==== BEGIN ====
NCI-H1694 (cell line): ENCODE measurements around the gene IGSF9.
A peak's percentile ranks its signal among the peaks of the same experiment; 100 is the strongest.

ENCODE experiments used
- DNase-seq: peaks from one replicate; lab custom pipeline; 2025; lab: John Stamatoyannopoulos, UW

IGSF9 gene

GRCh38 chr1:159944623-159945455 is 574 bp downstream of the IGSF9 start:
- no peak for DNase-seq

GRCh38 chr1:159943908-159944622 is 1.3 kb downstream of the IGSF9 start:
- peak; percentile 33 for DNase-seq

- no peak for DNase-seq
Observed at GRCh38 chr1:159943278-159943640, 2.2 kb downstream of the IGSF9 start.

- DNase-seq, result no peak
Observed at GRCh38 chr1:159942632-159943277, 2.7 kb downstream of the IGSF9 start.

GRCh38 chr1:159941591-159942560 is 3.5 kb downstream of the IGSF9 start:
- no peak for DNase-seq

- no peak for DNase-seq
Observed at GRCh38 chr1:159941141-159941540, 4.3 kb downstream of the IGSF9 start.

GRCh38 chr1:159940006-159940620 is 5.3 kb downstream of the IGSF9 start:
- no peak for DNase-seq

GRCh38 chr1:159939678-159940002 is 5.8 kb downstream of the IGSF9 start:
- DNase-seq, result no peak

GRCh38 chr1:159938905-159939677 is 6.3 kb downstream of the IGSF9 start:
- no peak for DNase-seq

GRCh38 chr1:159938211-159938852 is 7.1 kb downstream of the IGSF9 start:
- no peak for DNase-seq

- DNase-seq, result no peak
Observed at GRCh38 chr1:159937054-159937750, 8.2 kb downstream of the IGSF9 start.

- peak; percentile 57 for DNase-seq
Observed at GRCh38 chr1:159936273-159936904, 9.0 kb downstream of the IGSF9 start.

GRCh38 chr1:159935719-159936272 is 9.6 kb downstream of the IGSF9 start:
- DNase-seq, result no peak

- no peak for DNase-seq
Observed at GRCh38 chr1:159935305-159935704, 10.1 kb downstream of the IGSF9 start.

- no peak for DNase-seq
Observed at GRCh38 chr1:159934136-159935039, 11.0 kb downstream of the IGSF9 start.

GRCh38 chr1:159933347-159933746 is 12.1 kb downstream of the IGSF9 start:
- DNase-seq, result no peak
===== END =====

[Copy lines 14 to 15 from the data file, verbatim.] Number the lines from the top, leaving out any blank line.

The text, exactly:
GRCh38 chr1:159941591-159942560 is 3.5 kb downstream of the IGSF9 start:
- no peak for DNase-seq